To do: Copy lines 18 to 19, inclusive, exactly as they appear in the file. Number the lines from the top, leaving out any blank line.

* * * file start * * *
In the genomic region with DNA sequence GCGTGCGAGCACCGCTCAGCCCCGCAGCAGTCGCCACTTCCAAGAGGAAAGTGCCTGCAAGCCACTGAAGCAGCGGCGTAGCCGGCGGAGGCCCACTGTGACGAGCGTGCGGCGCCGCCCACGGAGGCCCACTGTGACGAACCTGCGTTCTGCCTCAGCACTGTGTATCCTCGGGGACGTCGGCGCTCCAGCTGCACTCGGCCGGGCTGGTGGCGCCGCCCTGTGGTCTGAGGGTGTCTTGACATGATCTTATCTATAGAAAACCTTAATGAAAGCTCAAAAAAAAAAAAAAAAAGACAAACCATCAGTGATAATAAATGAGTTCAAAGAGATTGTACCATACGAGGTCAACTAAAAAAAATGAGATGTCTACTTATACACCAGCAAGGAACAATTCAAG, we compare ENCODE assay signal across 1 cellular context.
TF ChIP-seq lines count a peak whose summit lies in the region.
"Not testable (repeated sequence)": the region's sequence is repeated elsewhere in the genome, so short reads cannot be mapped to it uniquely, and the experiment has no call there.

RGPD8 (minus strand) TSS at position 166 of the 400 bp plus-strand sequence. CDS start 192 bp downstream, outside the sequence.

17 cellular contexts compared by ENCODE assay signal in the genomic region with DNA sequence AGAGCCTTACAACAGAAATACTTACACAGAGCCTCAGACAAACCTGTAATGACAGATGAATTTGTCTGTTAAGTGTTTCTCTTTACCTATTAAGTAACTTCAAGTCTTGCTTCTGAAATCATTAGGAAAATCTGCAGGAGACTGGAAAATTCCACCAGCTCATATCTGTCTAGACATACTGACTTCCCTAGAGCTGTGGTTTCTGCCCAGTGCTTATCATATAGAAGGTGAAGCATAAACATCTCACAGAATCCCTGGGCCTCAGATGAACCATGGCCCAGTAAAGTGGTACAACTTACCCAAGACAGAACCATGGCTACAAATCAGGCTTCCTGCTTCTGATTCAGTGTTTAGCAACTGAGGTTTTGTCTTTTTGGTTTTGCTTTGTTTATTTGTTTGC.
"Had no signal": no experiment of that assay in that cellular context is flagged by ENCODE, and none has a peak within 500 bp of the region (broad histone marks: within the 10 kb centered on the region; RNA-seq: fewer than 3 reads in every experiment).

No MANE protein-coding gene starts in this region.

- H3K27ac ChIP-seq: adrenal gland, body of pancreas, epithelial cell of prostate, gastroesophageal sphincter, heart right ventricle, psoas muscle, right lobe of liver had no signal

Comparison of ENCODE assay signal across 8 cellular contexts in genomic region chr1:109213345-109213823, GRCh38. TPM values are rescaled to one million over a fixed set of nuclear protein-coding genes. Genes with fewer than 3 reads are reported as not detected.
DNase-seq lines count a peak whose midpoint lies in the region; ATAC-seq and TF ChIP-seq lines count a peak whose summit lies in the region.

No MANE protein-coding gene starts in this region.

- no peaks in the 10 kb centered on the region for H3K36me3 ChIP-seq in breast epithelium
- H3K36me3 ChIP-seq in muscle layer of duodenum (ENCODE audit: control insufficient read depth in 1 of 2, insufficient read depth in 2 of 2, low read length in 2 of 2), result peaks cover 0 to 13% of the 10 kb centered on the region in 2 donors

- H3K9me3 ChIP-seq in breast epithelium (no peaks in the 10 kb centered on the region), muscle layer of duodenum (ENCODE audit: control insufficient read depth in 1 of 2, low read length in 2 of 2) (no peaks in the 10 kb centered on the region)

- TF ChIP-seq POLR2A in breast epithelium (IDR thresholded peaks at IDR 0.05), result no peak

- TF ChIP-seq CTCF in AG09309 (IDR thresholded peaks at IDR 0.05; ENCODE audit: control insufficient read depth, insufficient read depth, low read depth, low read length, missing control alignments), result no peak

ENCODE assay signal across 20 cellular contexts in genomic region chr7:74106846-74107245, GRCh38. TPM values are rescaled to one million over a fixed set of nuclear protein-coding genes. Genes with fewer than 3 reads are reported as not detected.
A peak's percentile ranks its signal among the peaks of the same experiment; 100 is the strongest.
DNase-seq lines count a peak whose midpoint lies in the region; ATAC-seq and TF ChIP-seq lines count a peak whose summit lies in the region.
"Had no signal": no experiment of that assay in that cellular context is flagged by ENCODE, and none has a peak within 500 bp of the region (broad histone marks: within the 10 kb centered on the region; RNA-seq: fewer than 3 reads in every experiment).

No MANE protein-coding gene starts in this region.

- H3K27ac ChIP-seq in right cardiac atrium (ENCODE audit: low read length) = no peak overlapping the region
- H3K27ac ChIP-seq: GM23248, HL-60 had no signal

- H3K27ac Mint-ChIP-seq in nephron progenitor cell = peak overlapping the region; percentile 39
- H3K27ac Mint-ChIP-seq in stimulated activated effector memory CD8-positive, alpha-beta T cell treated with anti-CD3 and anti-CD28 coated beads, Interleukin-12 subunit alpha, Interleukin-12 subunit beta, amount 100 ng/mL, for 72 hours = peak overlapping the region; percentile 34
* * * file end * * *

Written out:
A peak's percentile ranks its signal among the peaks of the same experiment; 100 is the strongest.
DNase-seq lines count a peak whose midpoint lies in the region; ATAC-seq and TF ChIP-seq lines count a peak whose summit lies in the region.